Friday, December 23, 2016

Islands of Mass Destruction

On a map of the world, the South China Sea appears as a scrap of blue amid the tangle of islands and peninsulas that make up Southeast Asia between the Indian and Pacific oceans. Its 1.4 million-square-mile expanse, so modest next to its aquatic neighbors, is nonetheless economically vital to the countries that border it and to the rest of us: More than $5 trillion in goods are shipped through it every year, and its waters produce roughly 12 percent of the world’s fish catch.

Zoom in, and irregular specks skitter between the Philippines and Vietnam. These are the Spratly Islands, a series of reefs and shoals that hardly deserved the name “islands” until recently. In the past three years, China, more than 500 miles from the closest of the Spratly reefs, has transformed seven of them into artificial land masses; as it’s reshaped coral and water into runways, hangars sized for military jets, lighthouses, running tracks, and basketball courts, its claim to sovereignty over the watery domain has hardened into an unsubtle threat of armed force.

Mobile signal towers on the newly cemented islands now beam the message, in Chinese and English, “Welcome to China” to cell phones on any ships passing within reach. But its latest moves, in the long-running dispute with its neighbors over the sea, the fish in it, and the oil beneath it, are anything but welcoming: China appears to have deployed weapons systems on all seven islands, and last week seized a U.S. Navy underwater drone.

In the run-up to all this, as most international observers watched the islands bloom in time-lapse on satellite photos, John McManus arrived with a film crew in February 2016, to document a less visible crisis under the water. To McManus, a professor of marine biology and ecology at the University of Miami, the Spratlys aren’t just tiny chips out of a blue background on Google Maps; from dives there in the early 1990s, he remembers seeing schools of hammerhead sharks so dense they eclipsed the light. This time, he swam through miles of deserted dead coral—of the few fish he saw, the largest barely reached 4 inches.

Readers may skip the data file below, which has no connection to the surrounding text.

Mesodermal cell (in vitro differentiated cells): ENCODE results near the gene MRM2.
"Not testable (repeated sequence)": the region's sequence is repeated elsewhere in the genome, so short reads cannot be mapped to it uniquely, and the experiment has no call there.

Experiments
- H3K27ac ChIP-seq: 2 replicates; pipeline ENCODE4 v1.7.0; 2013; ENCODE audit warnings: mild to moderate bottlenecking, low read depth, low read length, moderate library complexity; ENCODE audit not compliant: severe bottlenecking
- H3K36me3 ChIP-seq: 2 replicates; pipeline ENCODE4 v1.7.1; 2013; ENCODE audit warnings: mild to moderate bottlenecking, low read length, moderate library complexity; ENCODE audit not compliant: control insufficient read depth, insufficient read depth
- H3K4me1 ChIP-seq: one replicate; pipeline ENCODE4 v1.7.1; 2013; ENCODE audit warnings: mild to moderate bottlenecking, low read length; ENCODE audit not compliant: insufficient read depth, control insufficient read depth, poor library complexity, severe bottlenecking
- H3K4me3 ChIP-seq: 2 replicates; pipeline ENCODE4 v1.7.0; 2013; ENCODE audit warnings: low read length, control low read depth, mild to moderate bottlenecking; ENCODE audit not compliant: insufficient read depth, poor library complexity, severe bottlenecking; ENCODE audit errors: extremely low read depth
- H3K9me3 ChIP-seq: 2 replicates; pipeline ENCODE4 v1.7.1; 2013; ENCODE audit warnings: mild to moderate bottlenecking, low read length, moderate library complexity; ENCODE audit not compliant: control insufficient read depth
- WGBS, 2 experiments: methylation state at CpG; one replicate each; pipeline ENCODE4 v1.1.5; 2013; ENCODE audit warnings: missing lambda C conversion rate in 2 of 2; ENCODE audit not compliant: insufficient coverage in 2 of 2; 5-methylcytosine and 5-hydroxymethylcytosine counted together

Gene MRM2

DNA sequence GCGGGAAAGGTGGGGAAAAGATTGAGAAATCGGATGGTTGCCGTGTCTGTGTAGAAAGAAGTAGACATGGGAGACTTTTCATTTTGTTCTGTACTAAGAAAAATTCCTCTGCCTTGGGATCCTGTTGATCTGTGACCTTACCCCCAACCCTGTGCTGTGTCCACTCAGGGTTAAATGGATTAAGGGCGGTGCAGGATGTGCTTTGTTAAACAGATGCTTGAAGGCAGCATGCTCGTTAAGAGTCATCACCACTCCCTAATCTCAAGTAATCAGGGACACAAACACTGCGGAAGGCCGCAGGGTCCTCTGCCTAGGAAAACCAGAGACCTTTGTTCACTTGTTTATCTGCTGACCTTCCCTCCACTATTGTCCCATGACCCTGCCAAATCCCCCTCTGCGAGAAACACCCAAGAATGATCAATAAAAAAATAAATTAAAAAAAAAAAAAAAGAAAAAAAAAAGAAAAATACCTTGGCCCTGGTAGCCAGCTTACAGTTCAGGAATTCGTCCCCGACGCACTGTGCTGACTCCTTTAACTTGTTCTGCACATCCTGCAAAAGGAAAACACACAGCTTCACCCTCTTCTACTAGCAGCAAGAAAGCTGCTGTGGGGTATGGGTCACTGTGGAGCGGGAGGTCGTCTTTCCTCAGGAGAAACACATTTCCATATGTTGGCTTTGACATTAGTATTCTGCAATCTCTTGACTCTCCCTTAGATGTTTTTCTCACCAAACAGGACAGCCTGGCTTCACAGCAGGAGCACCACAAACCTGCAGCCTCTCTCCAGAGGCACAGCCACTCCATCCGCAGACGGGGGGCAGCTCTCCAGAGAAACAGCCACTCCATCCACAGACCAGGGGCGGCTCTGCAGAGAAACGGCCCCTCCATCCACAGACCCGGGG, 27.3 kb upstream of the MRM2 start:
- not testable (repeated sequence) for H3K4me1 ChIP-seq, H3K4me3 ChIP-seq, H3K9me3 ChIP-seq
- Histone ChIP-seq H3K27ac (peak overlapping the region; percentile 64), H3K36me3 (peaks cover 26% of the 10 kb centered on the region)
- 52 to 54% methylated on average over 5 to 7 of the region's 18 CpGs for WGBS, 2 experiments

“I’ve never seen a reef where you could swim for a kilometer without seeing a single fish,” he says. (...)

The first signs of what was to come appeared in late 2012. Satellite photos of reefs in the Spratlys showed mysterious arcs, like puffs of cartoon smoke, obscuring the darker areas of coral and rock. A colleague forwarded them to McManus, wondering if the shapes might be signs of muro-ami fishing, where fishermen pound large rocks into a reef, tearing up the coral to scare their prey out of hiding and up into a net above. Another theory, floated first in an article on the Asia Pacific Defense Forum, a military affairs website, explained the arcs as scars left by fishermen harvesting giant clams.

Giant clams are an important species in the rich reef systems of the Indo-Pacific waters; they anchor seaweed and sponges, shelter young fish, and help accumulate the calcium deposits that grow reefs over time. Underwater, the elegantly undulating shells part to reveal a mantle of flesh in rainbow hues: blue, turquoise, yellow, and orange—mottled and spotted with yet more colors. The largest can reach almost 5 feet across and weigh more than 600 pounds. Long hunted for their meat, they’re also prized in the aquarium market, though they’re protected by international law.

McManus found both theories implausible, particularly the giant clam one; the only method he’d ever heard of for fishing the hefty bivalves involved wrestling them by hand into the boat.

As McManus pondered this mystery, tensions in the South China Sea were flaring, with the Chinese fishermen of Tanmen as the tinder. Tanmen is a pinhead of a place on the coast of Hainan Island, China’s equivalent of Hawaii. Temperatures rarely drop below 60F, and blue skies contrast with the smoggy haze over much of the mainland. Tanmen was a subsistence fishing village until Hainan opened up to foreign investment and a Taiwanese entrepreneur arrived in 1990.

The man, Zhan Dexiong, had run a business for years in Southeast Asia turning seashells into beads and handicrafts. Tanmen had a dozen small boats and no electricity, according to Zhan’s son, Zhan Yulong. It did have a cheap and abundant supply of all kinds of seashells, which the locals discarded after taking the meat out. The elder Zhan bought generators, moved machines from his factory in the Philippines, and set up the first foreign venture in town.

By the early 2000s, the success of that first factory had attracted copycats and spurred the creation of a special industrial zone devoted to shell processing. Over the next decade, Chinese consumers, avid buyers of jade and ivory, developed a taste for objets from those factories, intricate sculptures with giant clamshells as the medium. Although China listed giant clams as a protected species, Tanmen fishermen found a loophole, going after the large shells of long dead clams, buried within reefs. By 2012 the shells from giant clams, dead or alive, had become the most valuable harvest for the vessels sailing from Tanmen into the South China Sea. Boats regularly came home with 200-ton hauls, which could sell for 2,000 yuan ($290) a ton—big money in a place where the annual income for a fisherman was 6,000 yuan.

by Dune Lawrence and Wenxin Fan, Bloomberg | Read more:
Image:Howard Chew/Alamy